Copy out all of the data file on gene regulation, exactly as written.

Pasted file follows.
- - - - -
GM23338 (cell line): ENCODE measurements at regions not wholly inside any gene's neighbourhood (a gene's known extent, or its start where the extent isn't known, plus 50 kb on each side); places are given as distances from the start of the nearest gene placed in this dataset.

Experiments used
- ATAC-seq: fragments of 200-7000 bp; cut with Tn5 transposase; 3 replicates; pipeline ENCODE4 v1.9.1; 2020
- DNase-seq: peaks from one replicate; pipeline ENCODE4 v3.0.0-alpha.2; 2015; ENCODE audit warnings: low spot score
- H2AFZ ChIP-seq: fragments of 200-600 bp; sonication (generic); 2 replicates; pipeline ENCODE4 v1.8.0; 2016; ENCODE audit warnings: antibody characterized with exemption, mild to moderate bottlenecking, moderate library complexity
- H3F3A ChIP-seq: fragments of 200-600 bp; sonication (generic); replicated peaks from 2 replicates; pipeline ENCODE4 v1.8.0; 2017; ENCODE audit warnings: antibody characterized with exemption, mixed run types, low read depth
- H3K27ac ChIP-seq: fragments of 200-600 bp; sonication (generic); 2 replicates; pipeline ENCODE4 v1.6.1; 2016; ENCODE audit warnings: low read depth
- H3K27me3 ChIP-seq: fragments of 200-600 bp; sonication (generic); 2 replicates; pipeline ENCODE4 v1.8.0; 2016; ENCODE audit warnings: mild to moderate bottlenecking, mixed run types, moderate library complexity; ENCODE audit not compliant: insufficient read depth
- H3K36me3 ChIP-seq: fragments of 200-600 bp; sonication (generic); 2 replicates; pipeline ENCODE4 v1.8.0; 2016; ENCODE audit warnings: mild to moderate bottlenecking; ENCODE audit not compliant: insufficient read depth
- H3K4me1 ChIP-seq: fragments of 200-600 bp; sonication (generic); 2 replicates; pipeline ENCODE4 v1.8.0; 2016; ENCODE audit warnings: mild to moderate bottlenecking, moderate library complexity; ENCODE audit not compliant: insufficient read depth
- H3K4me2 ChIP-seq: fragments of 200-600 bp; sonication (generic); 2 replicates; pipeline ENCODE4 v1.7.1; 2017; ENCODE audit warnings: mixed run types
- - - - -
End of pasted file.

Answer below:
GM23338 (cell line): ENCODE measurements at regions not wholly inside any gene's neighbourhood (a gene's known extent, or its start where the extent isn't known, plus 50 kb on each side); places are given as distances from the start of the nearest gene placed in this dataset.

Experiments used
- ATAC-seq: fragments of 200-7000 bp; cut with Tn5 transposase; 3 replicates; pipeline ENCODE4 v1.9.1; 2020
- DNase-seq: peaks from one replicate; pipeline ENCODE4 v3.0.0-alpha.2; 2015; ENCODE audit warnings: low spot score
- H2AFZ ChIP-seq: fragments of 200-600 bp; sonication (generic); 2 replicates; pipeline ENCODE4 v1.8.0; 2016; ENCODE audit warnings: antibody characterized with exemption, mild to moderate bottlenecking, moderate library complexity
- H3F3A ChIP-seq: fragments of 200-600 bp; sonication (generic); replicated peaks from 2 replicates; pipeline ENCODE4 v1.8.0; 2017; ENCODE audit warnings: antibody characterized with exemption, mixed run types, low read depth
- H3K27ac ChIP-seq: fragments of 200-600 bp; sonication (generic); 2 replicates; pipeline ENCODE4 v1.6.1; 2016; ENCODE audit warnings: low read depth
- H3K27me3 ChIP-seq: fragments of 200-600 bp; sonication (generic); 2 replicates; pipeline ENCODE4 v1.8.0; 2016; ENCODE audit warnings: mild to moderate bottlenecking, mixed run types, moderate library complexity; ENCODE audit not compliant: insufficient read depth
- H3K36me3 ChIP-seq: fragments of 200-600 bp; sonication (generic); 2 replicates; pipeline ENCODE4 v1.8.0; 2016; ENCODE audit warnings: mild to moderate bottlenecking; ENCODE audit not compliant: insufficient read depth
- H3K4me1 ChIP-seq: fragments of 200-600 bp; sonication (generic); 2 replicates; pipeline ENCODE4 v1.8.0; 2016; ENCODE audit warnings: mild to moderate bottlenecking, moderate library complexity; ENCODE audit not compliant: insufficient read depth
- H3K4me2 ChIP-seq: fragments of 200-600 bp; sonication (generic); 2 replicates; pipeline ENCODE4 v1.7.1; 2017; ENCODE audit warnings: mixed run types